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    Ornery, WOW I am surprised. Which location did you call? Maybe it depends on who works where.

    I went to the one in Portsmouth NH. The first time I went there and inquired, I walked in and mentioned the issue. That it was a 4.6L 3 valve with broken studs. Before I even finished my sentence, the guy cut me off and said "yep, I've done hundreds of them". I asked him if he used a drill to get them out and he replied "No, If anyone takes a drill to your cylinder head, run the other way, the water jacket is too close for comfort". Ultimately he never told me how we got them out, but he did great work for a good price and knew exactly what had to be done. As long as these are not recurring issues, I am fully satisfied with them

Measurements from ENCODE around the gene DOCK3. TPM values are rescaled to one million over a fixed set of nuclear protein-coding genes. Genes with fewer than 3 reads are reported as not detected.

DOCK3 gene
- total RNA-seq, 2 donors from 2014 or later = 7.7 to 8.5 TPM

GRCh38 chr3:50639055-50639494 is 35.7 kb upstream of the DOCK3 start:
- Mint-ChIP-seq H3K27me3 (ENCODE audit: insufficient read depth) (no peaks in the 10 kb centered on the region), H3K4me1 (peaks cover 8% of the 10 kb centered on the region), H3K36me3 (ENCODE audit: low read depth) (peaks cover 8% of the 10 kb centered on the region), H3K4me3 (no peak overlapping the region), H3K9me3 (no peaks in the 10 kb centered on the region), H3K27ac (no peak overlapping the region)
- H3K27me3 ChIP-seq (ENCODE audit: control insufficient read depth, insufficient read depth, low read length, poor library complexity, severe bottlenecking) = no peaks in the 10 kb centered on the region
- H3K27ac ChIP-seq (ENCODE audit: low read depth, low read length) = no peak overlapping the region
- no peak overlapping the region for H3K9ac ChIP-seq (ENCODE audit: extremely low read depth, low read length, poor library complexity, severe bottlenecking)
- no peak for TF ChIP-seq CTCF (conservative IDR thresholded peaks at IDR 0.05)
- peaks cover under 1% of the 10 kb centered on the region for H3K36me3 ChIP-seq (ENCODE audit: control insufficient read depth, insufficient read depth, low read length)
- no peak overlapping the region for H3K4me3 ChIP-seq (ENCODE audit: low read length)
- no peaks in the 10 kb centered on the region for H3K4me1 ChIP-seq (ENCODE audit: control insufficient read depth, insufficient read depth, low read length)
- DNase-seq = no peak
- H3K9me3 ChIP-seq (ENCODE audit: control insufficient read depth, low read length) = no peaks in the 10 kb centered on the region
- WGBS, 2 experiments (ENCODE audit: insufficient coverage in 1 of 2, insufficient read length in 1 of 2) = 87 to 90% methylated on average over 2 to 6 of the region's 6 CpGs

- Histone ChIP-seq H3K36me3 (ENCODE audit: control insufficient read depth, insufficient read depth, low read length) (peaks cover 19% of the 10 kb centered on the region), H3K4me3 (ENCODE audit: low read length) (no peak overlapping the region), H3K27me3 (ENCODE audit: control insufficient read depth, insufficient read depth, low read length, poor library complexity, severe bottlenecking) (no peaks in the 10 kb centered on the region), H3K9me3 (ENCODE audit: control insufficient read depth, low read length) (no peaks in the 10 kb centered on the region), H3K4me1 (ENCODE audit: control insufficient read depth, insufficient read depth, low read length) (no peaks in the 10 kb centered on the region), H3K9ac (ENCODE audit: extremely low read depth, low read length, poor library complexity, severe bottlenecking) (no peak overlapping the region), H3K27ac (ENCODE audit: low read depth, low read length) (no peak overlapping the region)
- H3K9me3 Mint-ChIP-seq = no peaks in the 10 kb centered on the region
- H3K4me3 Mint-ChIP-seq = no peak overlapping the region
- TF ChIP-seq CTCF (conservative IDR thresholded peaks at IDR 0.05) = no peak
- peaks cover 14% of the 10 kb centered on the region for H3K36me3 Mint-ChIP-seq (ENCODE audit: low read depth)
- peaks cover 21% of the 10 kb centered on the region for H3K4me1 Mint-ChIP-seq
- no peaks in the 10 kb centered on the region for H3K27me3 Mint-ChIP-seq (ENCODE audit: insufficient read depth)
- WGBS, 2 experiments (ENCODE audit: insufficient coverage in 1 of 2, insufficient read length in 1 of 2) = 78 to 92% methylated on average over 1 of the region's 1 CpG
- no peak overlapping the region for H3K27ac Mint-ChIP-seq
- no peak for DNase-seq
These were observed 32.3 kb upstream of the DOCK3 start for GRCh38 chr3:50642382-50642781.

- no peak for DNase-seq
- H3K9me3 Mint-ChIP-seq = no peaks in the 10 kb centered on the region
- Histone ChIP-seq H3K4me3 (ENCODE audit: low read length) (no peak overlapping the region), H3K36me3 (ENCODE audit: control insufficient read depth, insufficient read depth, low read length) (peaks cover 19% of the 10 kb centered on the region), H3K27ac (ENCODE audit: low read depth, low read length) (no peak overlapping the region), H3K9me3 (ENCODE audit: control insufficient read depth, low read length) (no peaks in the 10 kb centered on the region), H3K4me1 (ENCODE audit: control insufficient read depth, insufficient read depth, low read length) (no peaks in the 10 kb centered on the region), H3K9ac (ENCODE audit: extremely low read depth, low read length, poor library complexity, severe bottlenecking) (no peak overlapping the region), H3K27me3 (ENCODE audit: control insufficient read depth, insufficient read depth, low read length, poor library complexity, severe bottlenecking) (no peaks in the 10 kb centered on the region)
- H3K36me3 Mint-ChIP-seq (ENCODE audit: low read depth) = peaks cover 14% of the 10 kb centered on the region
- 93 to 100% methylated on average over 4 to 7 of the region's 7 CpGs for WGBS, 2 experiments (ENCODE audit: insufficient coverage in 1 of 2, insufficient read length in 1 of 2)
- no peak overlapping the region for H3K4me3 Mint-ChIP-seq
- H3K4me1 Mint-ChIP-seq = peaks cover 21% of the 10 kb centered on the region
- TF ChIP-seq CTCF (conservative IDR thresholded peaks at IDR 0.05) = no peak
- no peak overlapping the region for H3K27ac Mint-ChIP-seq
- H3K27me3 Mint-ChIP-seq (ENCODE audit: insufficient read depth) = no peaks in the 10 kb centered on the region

If you're still interested, the Portsmouth location is about an hour directly north of Medford.

    Best of luck.
     
  7. AeroRamer

    AeroRamer Member

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    Could it be possible to 'JB Weld' a smaller diameter bolt to the broken end of the stud and remove that way?
     
  8. pjw73nh

    pjw73nh Active Member

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    I suppose it's possible, but depending on how "stuck" the broken stud is, the smaller surface area with JB Weld on it will probably not be strong enough.

    I have see in this forum where some guys have MIG welded a bolt on to the end of the broken stud and unscrewed it. I am not that skilled with a MIG welder, and I wonder how they get access to the broken stud if it is flush or recessed within the manifold.
     
  9. Explorer_PL

    Explorer_PL Elite Explorer

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    Unlikely.

    The studs usually break about 2-3 mm below the surface. It would be very tricky just to "weld" the small bolt to the remaining stud without "overflowing" and welding it to the head.

    And even if you succeeded, not sure the JB weld has enough torsional strength to unscrew the broken stud.